Pop star soared to fame in the 1980s with his band Vital Signs
He later gave up stardom to focus on religious music, or "nasheeds"
He soared to fame as the front man of one of Pakistan’s most iconic pop bands. And then at the height of his career, he gave it up to devote his life to God.
Junaid Jamshed, who at one time rivaled Tom Cruise or Brad Pitt in popularity in his country, was one of at least 43 people who died when a Pakistan International Airlines flight crashed on its way from Chitral to Islamabad.
He was 52.
“The voice of my youth, the voice of my generation,” tweeted Huma Shah, a TV broadcaster and one of many who grew up listening to Jamshed’s music.
From pop to piety
Jamshed soared to fame in the 1980s with Vital Signs, one of Pakistan’s first pop bands.
From its look – leather jackets, stone-washed jeans – to its sound – fresh, innovative, modern – Vital Signs signaled change in a country that was just emerging from a long period of martial law and Islamization after the death of military ruler Muhammad Zia-ul-Haq in 1988.
Vital Signs was one of those acts that was both commercially and critically lauded, and its impact is still felt in the country’s pop music scene today.
The musician also made a name for himself as a TV personality and fashion designer, heading his own clothing line.
After a successful career as a solo singer in the 1990s, Jamshed gave up pop stardom to focus on religious music, or nasheeds. Nasheeds are performed a cappella and are paeans to the glory of God and religion.
“He was an icon for the public and a role model within his family. Everyone looked up to him,” said Ali Azmat, a good friend and a rock superstar. “That’s why he turned to religion. To seek the greater good. I know people criticized and questioned him but he was sincere in that path.”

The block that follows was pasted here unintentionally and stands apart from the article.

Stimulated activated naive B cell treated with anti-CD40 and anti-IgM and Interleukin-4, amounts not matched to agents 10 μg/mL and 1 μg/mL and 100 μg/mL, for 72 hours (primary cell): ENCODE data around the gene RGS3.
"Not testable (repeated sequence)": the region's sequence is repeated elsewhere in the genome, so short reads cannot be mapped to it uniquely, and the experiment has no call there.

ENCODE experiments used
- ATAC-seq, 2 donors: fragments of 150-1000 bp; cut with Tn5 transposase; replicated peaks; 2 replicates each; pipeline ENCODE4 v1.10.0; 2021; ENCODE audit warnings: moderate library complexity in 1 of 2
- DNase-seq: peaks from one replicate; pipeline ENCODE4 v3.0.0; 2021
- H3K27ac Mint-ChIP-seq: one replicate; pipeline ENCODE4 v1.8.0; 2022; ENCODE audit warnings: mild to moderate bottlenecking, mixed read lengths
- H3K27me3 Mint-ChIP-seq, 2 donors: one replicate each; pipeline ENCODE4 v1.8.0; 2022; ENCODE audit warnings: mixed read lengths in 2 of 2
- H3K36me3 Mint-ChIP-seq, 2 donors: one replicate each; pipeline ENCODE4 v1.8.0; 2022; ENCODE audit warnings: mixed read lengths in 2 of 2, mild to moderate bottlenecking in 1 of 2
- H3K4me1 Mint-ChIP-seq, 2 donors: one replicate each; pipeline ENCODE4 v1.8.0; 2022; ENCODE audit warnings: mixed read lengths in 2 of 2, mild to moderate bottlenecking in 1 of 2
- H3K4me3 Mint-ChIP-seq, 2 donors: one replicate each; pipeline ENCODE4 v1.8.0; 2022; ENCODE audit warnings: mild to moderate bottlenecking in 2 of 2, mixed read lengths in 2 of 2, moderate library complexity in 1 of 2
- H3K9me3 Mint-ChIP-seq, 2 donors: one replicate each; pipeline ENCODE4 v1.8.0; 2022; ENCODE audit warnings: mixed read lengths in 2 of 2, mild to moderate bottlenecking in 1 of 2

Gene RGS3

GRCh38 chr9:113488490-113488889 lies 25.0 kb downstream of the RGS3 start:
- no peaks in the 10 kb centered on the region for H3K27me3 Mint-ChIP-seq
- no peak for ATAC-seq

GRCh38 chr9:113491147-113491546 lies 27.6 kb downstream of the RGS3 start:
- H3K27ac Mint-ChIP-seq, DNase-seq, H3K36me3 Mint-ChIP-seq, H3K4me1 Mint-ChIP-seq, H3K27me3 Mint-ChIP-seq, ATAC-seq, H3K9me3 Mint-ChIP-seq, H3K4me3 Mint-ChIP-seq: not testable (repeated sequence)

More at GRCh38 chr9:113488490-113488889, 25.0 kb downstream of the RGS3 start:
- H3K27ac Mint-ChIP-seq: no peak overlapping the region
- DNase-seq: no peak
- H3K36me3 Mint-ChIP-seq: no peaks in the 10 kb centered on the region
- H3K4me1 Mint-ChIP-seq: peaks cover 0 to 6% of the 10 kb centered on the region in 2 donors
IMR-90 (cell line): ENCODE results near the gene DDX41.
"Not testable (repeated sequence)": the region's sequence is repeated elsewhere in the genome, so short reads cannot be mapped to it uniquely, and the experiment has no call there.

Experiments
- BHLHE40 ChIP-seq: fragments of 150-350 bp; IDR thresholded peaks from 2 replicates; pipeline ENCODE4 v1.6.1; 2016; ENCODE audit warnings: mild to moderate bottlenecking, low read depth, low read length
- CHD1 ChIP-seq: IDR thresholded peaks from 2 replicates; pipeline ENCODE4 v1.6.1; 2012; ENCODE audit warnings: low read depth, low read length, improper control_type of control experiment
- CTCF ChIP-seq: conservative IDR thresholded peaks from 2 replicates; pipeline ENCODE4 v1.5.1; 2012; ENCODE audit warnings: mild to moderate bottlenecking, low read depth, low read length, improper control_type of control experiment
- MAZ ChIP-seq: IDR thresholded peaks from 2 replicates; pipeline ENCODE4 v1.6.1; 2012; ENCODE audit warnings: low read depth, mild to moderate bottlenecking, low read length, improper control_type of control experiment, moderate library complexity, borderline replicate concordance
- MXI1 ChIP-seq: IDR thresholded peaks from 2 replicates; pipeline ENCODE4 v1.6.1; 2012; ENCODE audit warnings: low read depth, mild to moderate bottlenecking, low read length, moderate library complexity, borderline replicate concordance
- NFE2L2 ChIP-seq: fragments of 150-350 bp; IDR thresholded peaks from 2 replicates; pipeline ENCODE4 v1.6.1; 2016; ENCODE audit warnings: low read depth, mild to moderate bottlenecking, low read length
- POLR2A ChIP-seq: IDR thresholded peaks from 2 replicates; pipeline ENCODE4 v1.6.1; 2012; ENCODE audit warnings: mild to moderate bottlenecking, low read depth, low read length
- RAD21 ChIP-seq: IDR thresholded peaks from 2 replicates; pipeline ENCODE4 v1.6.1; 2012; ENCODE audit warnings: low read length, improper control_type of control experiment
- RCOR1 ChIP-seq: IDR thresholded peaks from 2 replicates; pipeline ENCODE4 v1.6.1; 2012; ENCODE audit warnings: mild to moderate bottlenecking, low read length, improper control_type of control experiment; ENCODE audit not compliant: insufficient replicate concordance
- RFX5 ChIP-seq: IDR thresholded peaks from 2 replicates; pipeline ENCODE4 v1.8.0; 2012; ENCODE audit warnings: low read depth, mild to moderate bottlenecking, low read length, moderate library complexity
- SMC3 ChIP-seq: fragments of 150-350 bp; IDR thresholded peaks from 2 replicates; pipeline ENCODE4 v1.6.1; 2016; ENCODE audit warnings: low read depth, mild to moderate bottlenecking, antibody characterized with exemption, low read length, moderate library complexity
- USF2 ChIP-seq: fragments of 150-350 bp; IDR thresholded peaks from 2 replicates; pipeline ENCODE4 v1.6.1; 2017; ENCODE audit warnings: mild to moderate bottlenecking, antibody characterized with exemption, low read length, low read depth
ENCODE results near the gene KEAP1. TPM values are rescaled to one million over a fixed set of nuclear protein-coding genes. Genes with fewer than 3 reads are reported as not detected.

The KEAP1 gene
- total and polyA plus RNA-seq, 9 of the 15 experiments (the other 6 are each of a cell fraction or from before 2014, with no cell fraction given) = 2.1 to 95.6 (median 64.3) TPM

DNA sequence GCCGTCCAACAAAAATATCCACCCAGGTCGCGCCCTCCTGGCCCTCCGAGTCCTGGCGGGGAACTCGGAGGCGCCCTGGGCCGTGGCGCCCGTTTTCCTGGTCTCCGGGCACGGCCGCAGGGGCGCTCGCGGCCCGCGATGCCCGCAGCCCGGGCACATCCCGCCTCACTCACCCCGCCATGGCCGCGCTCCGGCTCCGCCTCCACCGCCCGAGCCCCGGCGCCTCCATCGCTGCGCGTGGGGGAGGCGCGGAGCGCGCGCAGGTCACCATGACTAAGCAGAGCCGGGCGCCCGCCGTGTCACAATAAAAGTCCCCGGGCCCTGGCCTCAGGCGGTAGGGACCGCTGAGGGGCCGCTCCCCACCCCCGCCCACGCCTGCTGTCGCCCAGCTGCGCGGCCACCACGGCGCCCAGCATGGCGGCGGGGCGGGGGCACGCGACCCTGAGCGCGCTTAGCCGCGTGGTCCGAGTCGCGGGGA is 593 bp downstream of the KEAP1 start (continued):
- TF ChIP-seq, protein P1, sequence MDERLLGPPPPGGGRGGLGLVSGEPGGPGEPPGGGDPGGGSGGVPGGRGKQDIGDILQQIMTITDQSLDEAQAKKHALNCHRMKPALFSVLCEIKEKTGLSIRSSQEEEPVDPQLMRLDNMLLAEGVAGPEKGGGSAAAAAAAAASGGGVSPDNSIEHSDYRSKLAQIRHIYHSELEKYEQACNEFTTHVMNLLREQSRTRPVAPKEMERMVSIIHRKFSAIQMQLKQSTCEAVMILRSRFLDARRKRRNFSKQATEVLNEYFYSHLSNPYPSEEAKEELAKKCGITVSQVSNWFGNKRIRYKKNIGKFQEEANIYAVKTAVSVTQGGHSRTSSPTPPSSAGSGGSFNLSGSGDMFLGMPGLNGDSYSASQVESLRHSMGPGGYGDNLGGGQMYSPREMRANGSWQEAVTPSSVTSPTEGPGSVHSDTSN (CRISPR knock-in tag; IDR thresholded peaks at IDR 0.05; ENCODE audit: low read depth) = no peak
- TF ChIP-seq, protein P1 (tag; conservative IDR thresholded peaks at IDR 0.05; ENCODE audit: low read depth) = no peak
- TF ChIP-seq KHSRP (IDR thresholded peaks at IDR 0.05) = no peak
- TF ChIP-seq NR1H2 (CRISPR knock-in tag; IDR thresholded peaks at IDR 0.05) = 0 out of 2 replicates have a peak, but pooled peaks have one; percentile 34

Azmat and Jamshed met nearly 30 years ago when Jamshed was a student at University of Engineering and Technology, Lahore, and Azmat lived nearby. They developed a bond. They rode around on Azmat’s motorbike and later walked the Great Wall of China together, Azmat recalled.
“I saw him just a few months ago and we were reminiscing on old times,” said Azmat, who was the lead singer of the rock band Junoon and now has a solo career. “We shared our musical journeys because they happened at the same time.”
Even in his new incarnation, Jamshed was never far from the limelight.
In 2014, Jamshed was investigated for blasphemy after he was caught on camera allegedly insulting one of Prophet Mohammed’s wives, the BBC reported. He later apologized for his remarks.
He came out of the controversy unscathed and continued to amass a significant following even outside Pakistan.
At the time of his death, the singer had almost 2.8 million Facebook fans. This year, he also placed in a list of World’s 500 Most Influential Muslims.
Fans react online
Jamshed’s last tweet, posted Sunday, showed pictures of “Heaven on Earth” in Chitral, the northern city where the plane took off.
Jamshed’s high-profile fans shared their sadness at the news online.
Leading Islamic scholar Mufti Ismail Menk tweeted: “May the Almighty grant ease to all in the tragedy.”
While Pakistani actor and director Hamza Ali Abbasi shared image of himself with the former pop star.
And Arif Alvi, founding member of Pakistan Tehreek-e-Insaf political party, sent prayers for his friend Jamshed.
CNN’s Sophia Saifi reported from Islamabad, and Sheena McKenzie wrote from London. CNN’s Holly Yan, Jon Ostrower, Andreena Narayan, Ralph Ellis and Muhammad Lila contributed to this report.